As mentioned above, a number of cytokines and modifiers of inflammation are among the mitochondrial intracrines [3], suggesting that cytokines may play a role in regulating mitochondrial functions. Similarly, megalin has been implicated directly or indirectly in regulating inflammation and immunity. In vivo and in vitro studies suggest an important role for megalin as a transducer of tubulointerstitial nephritis in a model of protein overload [35]. Rats loaded with albumin exhibited increased megalin expression, and megalin silencing resulted in inhibition of IL-1β, IL-18 and cleaved caspase-1 [36]. IL-4 appears to provide protection from protein overload-mediated (megalin-facilitated) tubulointerstitial injury, and knockout of interleukin-4 resulted in decreased megalin expression and higher proteinuria [37]. These findings suggest a dynamic relationship between proximal tubule cell megalin and inflammation in proteinuric renal disease. In addition to the interaction with cytokines, megalin/ cubulin are responsible for the uptake of filtered nephrotoxins (e.g., aminoglycoside antibiotics, cisplatin, etc.); in doing so, they play critical roles in the development of certain types of acute kidney injury [38]. Conversely, megalin/cubulin also mediate the uptake of vitamins/nutrients (e.g., retinol, B12, vitamin D, lipoproteins, etc.) and cytoprotective molecules (e.g., selenoproteins, defensins, etc.) [38]. Thus, modulation of megalin/cubulin expression may be an important component of cell adaption to injury, as well as protection from- and regeneration after injury [38]. In the remaining paragraphs, we will focus on few mitochondrial intracrines because of the unique opportunities to further elucidate their roles in mitochondrial function; these include, vit D, components of the renin/angiotensin system and sex hormones.

Vitamin D

Hydroxylation of vitamin D to the activated form occurs to a large extent within the proximal tubule, in a manner that is dependent on megalin/cubilin-mediated endocytosis [39]. Nykjaer et al. reported in a study of megalin-knockout mice that the few mice surviving to adulthood exhibited severe vitamin D deficiency and bone disease due to failure in proximal tubule reabsorption of 25-(OH) vitamin D and its binding protein [40]. Similarly, mice with kidney tubular epithelium knockout of megalin develop hypocalcemia and osteomalacia due to lack of vitamin D [41]. The role of megalinmediated vitamin D uptake was subsequently demonstrated in vitro in a human proximal tubule model [42]. Given that 25-hydroxy-vitamin D-1α-hydroxylase (CYP27B1, P450C1-α) is a mitochondrial enzyme [43], we propose that megalin may shuttle 25-hydroxy-vitamin D with its binding protein to the mitochondria, where the 1α hydroxylation of 25-hydroxyvitamin D occurs. Vitamin D receptor (VDR) is found in the mitochondria as well, and recent evidence suggests that vitamin D receptor regulates mitochondrial respiration and ATP generation in C2C12 myoblasts [44]. Changes in LRP2 expression across various types of human nephropathy are heterogeneous [45], but given the conclusive role for megalin in vitamin D uptake, disease specific changes in megalin expression likely impact mineral-bone metabolism.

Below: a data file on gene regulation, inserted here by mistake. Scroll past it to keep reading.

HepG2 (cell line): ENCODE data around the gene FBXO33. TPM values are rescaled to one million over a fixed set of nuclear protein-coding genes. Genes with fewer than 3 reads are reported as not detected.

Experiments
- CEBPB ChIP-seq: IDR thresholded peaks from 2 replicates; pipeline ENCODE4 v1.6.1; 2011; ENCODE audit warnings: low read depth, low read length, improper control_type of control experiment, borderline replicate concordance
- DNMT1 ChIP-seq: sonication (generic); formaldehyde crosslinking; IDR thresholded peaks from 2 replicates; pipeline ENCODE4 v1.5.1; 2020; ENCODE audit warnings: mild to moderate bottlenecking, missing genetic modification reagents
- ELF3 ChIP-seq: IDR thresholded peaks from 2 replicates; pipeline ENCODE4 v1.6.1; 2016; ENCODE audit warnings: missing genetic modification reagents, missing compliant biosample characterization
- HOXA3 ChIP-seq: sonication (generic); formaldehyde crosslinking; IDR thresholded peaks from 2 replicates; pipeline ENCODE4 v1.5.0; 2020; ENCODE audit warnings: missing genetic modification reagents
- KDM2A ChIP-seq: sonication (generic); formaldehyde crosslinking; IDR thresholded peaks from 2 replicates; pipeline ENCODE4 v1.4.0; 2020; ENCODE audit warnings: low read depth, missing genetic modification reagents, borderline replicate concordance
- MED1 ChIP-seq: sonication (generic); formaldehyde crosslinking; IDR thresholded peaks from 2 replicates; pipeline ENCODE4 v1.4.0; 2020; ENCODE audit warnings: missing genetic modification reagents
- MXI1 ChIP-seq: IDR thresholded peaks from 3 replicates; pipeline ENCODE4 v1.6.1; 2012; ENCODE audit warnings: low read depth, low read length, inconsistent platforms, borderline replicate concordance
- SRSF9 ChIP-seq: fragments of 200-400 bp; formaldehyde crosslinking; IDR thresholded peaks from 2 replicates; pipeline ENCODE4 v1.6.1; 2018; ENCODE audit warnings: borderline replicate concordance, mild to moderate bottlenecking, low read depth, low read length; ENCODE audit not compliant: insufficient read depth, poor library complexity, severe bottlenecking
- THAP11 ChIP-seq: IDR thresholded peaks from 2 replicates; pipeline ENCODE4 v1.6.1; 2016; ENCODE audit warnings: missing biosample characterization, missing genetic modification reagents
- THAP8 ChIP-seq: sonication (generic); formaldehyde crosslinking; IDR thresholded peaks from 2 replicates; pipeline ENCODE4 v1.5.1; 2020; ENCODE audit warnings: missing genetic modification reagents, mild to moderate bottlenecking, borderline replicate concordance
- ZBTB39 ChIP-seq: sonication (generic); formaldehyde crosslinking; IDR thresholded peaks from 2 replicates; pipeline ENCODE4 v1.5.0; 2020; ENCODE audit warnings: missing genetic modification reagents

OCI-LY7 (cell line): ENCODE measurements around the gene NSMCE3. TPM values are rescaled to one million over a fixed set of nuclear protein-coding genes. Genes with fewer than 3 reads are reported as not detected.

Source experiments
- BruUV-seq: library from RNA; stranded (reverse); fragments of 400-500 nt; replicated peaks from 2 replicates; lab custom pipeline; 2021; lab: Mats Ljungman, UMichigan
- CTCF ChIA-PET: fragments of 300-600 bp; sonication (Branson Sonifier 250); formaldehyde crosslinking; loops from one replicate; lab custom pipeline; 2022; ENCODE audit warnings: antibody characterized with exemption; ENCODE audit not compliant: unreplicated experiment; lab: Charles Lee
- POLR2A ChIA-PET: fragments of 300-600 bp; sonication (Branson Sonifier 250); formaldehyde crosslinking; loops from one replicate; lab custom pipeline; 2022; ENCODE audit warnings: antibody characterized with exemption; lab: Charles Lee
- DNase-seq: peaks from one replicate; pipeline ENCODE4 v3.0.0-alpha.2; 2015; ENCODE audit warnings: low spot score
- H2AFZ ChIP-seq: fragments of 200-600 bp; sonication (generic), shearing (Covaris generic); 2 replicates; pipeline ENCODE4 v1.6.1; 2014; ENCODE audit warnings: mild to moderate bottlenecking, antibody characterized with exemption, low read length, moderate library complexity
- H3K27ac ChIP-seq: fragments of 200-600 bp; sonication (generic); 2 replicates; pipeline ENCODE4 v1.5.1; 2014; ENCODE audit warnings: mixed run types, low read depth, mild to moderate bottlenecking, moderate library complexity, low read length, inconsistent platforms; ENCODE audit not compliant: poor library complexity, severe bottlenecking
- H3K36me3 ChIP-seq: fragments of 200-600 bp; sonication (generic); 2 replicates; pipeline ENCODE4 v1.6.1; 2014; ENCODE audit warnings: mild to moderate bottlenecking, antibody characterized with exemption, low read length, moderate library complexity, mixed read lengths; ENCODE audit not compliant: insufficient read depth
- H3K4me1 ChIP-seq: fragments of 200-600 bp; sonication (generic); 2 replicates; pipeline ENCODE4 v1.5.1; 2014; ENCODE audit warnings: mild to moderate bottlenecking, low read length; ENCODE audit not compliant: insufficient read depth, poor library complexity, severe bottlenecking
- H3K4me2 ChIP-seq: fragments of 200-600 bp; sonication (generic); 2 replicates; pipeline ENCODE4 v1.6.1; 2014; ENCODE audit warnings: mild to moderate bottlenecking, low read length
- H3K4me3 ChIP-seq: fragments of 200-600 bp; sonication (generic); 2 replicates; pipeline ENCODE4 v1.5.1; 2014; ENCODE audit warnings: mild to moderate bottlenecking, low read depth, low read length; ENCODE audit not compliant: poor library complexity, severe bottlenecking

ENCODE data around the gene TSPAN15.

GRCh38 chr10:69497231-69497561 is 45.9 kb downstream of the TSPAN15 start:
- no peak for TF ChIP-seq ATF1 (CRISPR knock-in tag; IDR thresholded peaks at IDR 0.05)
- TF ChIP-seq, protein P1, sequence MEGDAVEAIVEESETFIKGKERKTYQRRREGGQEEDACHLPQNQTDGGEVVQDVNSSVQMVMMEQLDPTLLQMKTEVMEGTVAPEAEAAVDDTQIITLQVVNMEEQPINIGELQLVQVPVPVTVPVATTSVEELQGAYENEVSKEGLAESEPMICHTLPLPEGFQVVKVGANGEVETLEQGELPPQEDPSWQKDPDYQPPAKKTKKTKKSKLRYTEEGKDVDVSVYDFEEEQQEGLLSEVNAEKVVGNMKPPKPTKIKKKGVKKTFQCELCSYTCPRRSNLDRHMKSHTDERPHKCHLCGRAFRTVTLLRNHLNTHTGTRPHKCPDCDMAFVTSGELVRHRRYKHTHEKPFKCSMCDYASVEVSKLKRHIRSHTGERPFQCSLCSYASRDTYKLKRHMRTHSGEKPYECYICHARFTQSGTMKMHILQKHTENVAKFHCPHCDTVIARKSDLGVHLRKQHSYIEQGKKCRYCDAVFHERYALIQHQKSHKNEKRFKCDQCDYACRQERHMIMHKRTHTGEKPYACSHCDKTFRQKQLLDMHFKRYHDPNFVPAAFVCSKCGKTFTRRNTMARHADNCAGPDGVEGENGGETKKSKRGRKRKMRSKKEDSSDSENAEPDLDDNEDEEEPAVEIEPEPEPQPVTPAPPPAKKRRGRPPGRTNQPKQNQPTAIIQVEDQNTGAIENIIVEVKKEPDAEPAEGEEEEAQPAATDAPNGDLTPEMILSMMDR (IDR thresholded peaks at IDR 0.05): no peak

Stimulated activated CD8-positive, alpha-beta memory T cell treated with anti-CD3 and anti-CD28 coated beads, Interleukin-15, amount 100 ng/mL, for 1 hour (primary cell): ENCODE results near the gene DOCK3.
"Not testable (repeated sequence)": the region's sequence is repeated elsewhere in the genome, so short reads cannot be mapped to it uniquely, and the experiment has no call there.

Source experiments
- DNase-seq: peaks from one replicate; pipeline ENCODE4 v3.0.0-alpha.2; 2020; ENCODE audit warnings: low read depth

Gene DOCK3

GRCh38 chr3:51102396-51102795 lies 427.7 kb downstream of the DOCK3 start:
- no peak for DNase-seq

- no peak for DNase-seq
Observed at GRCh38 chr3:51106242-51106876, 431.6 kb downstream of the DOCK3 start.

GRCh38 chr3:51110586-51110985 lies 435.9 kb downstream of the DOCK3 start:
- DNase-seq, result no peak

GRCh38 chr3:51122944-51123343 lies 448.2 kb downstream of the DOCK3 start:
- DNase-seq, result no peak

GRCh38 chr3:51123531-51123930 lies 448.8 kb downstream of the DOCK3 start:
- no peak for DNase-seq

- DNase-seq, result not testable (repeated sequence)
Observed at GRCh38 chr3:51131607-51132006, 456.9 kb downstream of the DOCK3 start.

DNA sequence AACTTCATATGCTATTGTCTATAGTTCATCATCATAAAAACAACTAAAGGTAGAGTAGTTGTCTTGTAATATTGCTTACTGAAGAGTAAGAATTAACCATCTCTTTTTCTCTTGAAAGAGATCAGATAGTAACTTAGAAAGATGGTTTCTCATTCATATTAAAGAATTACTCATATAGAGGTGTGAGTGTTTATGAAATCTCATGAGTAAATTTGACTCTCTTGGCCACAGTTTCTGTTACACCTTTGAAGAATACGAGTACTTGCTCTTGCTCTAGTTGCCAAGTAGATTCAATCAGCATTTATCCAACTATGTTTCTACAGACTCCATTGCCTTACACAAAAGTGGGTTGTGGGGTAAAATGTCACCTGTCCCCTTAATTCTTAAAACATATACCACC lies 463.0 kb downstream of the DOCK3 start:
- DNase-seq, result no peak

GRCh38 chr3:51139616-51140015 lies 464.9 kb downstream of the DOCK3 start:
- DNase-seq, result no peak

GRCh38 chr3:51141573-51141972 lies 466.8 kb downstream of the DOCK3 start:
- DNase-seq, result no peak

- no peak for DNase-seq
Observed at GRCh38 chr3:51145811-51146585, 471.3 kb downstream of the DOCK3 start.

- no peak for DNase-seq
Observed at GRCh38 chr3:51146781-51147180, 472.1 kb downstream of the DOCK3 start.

Renin-angiotensin system (RAS)

The renin-angiotensin system regulates multiple physiological functions through angiotensin II type 1 and type 2 receptors. Both receptors, as well as angiotensin II are present in the mitochondria [46]. Activation of the mitochondrial angiotensin system is coupled to mitochondrial nitric oxide production and can modulate respiration [46]. Inhibition of megalin expression in mouse kidney reduced angiotensinogen and renin uptake in kidney proximal tubule, and increased urinary renin and angiotensinogen, establishing a role for megalin in regulating the intrarenal renin-angiotensin system [47]. As a human correlate, renin and angiotensinogen are also increased in the urine of patients with Lowe syndrome and Dent’s disease [47].

Select hormones

Megalin mediates endocytosis of sex hormone (in complex with sex hormone binding protein) in reproductive organs such as testis and ovary; mice with megalin knockout demonstrated failure of sexual development [48]. Vitamin A with retinol binding protein, as well as transcobalamin/vitamin B12 complexes, are transported intracellularly via endocytosis by megalin [49]. Kidney-specific knockout of megalin in mice resulted in loss of retinol in the urine, indicating a role for megalin in maintaining systemic vitamin A levels [50].

In summary, megalin shuttles signaling molecules from the cells surface to the mitochondria via the retrograde early endosomes-to-Golgi pathway and Rab32. Megalin knockout impairs mitochondrial respiration and glycolysis. These findings provide insight into previously unknown functions for megalin and provide new opportunities for research into the actions of megalin-mediated hormonal shuttle to the mitochondria.


This work was supported by grants from: The Veteran Administration [BX002006]; and a generous gift from Dr. and Mrs. Harold Selzman.